5 Steps to Become a Published WriterSep 21
First, to answer the question, yes I think a lot of the story structure tips can also apply to non-fiction articles. I’ve seen something akin to setup – conflict – resolution used for articles. Obviously, the tips regarding character development won’t apply, but I’m sure you can find some useful ideas there.
One thing Terry said made me start thinking, about not having the talent for writing fiction. So, let’s say you’d like to write novels or short stories, but you don’t know if you can or how to get started. I’m no expert, but I’ve had some articles and short stories published, so I can tell you how to get that far at least.
Step one: Read and Write. A lot.
You wouldn’t expect to become a great basketball player if you shot hoops once or twice a month, so why would you expect writing (or anything really) to be any different? Read the types of things you’re interested in writing, and write a lot.
Step two: Accept that you’ll write a lot of garbage
Even the BEST writers, and I mean the absolute best, write some crappy stuff. You’re going to write crappy stuff. Accept it and get past it. Some of your stuff will be unpublishable, ever, and that’s o.k. Think of it like a quota; you have to generate so much garbage to finally generate something good.
Step three: Get feedback
Sometimes it’s hard to tell if you’re writing good stuff or garbage. Get feedback from someone else to help you figure out which you’re doing. This feedback should come from someone who’ll be honest with you, even if it hurts your feelings. Otherwise, the feedback isn’t much use, is it?
In general, avoid depending on your family and friends to judge your writing. They care about you, and they’re likely to say your work is better than it is. This will make you feel good, but it won’t do anything for your writing.
So, where can you get feedback? You can try posting your work online, in a blog or in a writer’s forum. You can also try online or in-person writer’s critique groups.
How to choose a critique group
Ideally, you want a critique group that has someone a little more advanced than you are. If everyone is a beginner, then it will be tough for anyone to advance.
You also want a group that will be honest about your work and tell you when something isn’t working. Hopefully they’re also telling you what is working well so you can build on that.
It can be difficult to ask for, and take, a critique of your work, but it’s also a crucial step in getting better at writing.
Don’t be afraid to ditch your critique group
When should you dump your critique group and look for another? It’s hard to say, but I can tell you some things that have triggered me to do that.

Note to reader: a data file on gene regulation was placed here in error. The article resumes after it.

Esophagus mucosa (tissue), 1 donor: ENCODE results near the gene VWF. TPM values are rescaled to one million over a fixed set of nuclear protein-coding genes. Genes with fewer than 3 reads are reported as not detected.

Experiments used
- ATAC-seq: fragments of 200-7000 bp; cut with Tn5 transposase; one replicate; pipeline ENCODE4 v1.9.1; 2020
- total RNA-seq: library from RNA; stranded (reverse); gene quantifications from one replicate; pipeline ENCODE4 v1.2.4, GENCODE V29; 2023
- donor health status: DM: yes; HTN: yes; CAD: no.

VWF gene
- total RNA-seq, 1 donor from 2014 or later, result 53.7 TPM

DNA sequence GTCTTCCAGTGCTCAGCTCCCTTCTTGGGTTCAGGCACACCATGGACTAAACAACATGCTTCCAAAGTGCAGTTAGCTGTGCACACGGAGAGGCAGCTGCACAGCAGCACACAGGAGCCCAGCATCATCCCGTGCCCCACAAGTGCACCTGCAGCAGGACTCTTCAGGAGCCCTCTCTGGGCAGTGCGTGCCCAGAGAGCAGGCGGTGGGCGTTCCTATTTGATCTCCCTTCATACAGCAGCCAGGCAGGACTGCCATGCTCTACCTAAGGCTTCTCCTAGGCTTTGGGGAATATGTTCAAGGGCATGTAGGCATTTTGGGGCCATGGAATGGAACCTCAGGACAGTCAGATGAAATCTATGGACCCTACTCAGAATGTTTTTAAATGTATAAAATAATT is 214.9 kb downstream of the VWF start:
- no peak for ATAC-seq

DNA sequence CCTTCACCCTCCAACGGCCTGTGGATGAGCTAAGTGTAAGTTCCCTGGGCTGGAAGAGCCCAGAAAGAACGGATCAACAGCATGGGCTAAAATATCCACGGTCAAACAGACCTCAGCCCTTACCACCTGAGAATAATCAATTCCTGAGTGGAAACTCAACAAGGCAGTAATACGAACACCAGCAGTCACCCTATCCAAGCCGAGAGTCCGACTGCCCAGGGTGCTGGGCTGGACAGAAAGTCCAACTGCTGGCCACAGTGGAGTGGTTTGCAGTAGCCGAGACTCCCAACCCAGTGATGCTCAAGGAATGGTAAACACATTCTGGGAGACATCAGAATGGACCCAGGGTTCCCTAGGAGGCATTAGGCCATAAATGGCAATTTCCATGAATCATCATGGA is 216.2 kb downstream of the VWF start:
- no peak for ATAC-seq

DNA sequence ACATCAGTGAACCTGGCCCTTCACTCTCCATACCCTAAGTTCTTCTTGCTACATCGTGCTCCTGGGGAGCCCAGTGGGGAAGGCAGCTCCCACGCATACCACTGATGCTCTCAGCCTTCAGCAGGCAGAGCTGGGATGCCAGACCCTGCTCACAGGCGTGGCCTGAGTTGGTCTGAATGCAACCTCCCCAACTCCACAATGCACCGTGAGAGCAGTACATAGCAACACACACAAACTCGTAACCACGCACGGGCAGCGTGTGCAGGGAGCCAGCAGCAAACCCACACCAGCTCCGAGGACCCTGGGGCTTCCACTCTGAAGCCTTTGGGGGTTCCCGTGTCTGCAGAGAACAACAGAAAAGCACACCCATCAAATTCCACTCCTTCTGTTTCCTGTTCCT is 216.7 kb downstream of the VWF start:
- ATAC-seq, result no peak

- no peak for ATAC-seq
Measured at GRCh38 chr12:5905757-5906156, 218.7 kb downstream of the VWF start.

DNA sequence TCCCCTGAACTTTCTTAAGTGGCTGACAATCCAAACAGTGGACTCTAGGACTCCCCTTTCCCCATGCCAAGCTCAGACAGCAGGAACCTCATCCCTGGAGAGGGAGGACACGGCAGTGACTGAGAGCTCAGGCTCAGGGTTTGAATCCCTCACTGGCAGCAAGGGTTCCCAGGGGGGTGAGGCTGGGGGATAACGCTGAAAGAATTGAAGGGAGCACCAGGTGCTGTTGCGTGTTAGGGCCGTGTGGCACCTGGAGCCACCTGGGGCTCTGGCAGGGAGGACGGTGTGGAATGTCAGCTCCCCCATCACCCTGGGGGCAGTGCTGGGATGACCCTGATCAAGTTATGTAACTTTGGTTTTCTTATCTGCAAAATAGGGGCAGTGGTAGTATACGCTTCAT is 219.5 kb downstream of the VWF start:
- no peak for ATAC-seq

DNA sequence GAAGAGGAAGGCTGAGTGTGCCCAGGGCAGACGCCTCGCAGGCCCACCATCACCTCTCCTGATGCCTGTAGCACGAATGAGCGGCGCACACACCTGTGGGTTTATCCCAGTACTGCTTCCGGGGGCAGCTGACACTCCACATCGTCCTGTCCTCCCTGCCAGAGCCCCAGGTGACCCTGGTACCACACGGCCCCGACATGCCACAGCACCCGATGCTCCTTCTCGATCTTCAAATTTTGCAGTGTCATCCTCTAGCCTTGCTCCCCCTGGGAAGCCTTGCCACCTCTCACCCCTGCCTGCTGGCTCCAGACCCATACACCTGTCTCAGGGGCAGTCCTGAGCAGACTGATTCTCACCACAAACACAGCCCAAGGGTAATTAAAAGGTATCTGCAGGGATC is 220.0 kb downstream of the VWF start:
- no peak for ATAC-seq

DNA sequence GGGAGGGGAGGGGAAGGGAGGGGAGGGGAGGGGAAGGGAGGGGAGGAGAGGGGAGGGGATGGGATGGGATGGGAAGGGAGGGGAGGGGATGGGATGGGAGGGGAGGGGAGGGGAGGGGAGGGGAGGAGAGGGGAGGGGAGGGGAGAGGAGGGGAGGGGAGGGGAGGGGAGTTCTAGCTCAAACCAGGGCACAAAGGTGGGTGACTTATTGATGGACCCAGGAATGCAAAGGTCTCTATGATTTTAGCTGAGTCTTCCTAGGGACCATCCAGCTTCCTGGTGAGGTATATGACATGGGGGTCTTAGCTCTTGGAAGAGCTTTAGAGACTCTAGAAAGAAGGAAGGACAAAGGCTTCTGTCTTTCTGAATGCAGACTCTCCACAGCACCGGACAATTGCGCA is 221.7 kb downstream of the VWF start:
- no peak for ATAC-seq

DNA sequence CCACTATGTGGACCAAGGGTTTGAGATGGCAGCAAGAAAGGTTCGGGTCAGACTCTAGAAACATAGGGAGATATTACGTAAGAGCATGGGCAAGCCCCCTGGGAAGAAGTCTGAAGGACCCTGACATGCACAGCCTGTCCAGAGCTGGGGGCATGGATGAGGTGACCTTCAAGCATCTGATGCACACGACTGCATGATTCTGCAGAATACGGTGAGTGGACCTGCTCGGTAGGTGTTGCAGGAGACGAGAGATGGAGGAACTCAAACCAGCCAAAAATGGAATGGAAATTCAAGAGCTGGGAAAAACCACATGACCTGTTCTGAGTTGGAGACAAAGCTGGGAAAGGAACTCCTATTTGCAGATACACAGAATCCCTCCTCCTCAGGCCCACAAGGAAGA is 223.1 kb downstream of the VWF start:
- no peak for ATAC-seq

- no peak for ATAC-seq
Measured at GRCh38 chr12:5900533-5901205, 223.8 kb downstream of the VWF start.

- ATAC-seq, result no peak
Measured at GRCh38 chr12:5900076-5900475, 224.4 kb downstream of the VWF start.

- When the group becomes more social than writing-related. Socializing is nice, but it won’t help you improve as a writer
- When the group loves everything I write. No one is that good, and it’s bad for me to think, even for a second, that I might be.
- When the group hates everything I write. I’m not that bad either. Typically, this is a mismatch of writing style, genres, etc. Find a group that likes to read the kind of stuff you write.
- When I stop getting useful critiques. This is a tough one to judge, but if you feel that you’re not getting feedback you can use, or that you couldn’t have figured out for yourself, it’s time to find another group.
Step four: Publish
What? Already? Yep, already.
You like what you’ve written. Your mom likes it. Your spouse likes it. Your critique group likes it. It’s time to send it off and see if someone else likes it.
I’d suggest starting off with short stories or articles. Find a magazine that fits your genre and style, read their submission guidelines, and FOLLOW them. Start off with a magazine that’s relatively easy to publish in. Online and paper publications that generally pay little or nothing are what you’re shooting for here. You’ll want a few publishing credits to your name before you submit to a more competitive market.
Submit, and wait. You might get a form rejection. If so, re-read your story, tweak it if you think necessary, and send it out to another market.
If you’re lucky, you’ll get an offer, or a note from an editor asking for some changes. You can learn a lot about what’s “wrong” with your story from this advice. Yes, it’s just one person’s opinion, but for now, it’s the person who matters.
Step five: Do it again.
The best way to learn to write is to write. Each time you put your work in front of someone, you’ll learn something about how readers react to your work. And with each time, you’ll get a little better at it.